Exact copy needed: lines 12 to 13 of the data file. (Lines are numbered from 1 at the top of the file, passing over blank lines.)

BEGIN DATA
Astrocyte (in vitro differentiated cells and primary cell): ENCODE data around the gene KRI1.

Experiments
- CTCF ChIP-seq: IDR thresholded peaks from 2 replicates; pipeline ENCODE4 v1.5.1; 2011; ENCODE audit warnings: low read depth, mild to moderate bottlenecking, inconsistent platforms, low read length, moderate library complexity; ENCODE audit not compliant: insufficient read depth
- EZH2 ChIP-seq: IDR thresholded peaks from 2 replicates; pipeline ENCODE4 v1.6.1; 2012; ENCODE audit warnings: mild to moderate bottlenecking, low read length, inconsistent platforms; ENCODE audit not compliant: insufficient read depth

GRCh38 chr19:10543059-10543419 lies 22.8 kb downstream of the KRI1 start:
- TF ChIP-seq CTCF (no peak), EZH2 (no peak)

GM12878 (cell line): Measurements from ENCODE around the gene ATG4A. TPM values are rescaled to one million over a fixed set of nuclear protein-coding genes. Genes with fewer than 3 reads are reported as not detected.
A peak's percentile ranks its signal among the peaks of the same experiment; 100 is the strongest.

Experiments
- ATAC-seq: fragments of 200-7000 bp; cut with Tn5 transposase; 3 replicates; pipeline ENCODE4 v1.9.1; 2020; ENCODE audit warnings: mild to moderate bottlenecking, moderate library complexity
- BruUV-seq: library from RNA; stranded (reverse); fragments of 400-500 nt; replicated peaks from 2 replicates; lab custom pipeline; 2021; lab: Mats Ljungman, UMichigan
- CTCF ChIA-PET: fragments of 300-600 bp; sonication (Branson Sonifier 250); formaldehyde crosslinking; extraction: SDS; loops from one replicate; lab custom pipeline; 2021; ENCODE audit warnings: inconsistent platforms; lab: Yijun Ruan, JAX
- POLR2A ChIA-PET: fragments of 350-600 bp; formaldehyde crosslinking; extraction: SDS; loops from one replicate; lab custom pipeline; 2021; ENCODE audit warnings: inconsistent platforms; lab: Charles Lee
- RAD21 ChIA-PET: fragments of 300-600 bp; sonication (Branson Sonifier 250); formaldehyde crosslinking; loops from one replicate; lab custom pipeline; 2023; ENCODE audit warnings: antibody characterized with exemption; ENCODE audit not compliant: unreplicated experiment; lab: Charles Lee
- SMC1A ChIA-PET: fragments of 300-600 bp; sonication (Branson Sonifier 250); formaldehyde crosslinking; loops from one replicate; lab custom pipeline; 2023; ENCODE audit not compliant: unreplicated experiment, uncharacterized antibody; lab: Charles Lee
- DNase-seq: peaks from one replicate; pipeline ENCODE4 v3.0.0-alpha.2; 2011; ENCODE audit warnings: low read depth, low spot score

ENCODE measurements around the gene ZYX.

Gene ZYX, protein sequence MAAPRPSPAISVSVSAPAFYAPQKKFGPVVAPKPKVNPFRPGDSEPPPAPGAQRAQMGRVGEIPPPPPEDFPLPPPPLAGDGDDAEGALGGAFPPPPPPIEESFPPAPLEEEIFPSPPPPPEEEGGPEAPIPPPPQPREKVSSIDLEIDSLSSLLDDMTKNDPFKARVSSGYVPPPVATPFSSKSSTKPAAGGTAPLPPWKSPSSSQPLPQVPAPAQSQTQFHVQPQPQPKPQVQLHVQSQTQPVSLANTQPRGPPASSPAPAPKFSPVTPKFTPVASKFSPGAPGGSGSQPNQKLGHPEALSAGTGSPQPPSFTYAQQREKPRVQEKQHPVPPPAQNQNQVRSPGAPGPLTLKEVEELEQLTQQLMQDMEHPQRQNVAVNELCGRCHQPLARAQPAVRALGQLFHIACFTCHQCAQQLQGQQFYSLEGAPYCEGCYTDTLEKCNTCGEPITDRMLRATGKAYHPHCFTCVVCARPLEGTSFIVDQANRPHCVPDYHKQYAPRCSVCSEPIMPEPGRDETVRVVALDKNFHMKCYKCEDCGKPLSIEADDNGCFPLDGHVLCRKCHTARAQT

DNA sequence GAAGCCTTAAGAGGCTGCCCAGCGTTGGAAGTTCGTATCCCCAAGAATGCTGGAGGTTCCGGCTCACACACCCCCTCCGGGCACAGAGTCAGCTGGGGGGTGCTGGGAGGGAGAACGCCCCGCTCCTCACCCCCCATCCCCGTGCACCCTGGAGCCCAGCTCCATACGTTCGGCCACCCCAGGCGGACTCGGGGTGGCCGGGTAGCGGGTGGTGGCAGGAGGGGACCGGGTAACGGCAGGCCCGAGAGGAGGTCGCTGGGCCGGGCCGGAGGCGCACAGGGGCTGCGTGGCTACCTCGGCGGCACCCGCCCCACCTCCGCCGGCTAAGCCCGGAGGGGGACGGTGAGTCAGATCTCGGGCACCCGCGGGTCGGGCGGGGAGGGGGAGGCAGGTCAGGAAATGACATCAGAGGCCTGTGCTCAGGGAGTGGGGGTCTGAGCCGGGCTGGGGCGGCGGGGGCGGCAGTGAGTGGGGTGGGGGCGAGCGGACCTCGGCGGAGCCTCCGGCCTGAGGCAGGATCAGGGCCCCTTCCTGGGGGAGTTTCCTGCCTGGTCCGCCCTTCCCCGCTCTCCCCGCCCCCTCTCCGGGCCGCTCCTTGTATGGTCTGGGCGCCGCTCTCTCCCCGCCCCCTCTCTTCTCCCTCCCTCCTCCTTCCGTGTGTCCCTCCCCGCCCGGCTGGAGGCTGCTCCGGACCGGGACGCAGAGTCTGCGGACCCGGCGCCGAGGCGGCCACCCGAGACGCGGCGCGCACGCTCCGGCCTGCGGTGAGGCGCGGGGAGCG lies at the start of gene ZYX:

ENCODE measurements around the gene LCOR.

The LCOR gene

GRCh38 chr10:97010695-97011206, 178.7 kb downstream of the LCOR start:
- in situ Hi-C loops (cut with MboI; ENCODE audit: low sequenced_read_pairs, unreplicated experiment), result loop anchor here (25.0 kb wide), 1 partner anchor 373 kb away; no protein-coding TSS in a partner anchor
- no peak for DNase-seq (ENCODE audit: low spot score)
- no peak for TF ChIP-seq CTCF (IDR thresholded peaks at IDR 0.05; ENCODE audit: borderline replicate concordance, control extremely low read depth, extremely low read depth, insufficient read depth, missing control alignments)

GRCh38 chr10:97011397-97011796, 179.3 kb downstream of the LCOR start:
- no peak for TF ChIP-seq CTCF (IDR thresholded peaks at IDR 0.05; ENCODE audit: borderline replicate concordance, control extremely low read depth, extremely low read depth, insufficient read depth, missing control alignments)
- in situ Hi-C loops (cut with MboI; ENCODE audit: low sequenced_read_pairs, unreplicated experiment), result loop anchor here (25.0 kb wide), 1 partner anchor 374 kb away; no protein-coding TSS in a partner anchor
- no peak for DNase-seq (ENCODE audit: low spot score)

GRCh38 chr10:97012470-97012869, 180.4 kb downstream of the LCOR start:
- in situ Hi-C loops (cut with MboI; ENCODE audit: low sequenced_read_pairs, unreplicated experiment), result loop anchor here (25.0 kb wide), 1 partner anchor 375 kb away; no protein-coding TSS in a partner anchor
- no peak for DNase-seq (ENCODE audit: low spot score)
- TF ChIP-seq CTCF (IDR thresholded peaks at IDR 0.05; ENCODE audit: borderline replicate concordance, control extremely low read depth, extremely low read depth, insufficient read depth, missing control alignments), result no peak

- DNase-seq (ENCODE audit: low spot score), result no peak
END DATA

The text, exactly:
- CTCF ChIA-PET: fragments of 300-600 bp; sonication (Branson Sonifier 250); formaldehyde crosslinking; extraction: SDS; loops from one replicate; lab custom pipeline; 2021; ENCODE audit warnings: inconsistent platforms; lab: Yijun Ruan, JAX
- POLR2A ChIA-PET: fragments of 350-600 bp; formaldehyde crosslinking; extraction: SDS; loops from one replicate; lab custom pipeline; 2021; ENCODE audit warnings: inconsistent platforms; lab: Charles Lee